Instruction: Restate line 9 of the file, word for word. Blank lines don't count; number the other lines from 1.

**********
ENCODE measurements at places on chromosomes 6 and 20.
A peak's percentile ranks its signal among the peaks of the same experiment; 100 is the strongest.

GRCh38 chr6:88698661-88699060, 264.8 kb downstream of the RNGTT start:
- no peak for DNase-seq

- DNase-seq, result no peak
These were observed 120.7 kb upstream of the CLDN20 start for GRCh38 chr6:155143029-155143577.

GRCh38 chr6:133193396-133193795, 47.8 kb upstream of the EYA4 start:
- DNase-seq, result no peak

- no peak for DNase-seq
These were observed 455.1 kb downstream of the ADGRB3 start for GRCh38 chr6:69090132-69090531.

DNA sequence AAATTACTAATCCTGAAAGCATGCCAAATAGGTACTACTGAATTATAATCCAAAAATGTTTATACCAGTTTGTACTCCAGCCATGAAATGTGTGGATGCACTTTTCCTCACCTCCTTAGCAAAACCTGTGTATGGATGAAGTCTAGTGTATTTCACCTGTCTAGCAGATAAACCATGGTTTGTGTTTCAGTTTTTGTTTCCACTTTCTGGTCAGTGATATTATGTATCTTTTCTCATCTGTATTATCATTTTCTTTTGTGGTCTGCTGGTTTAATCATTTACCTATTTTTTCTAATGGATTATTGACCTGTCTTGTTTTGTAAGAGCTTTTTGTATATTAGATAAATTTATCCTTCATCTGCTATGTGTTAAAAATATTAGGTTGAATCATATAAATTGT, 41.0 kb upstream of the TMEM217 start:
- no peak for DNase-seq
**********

- no peak for DNase-seq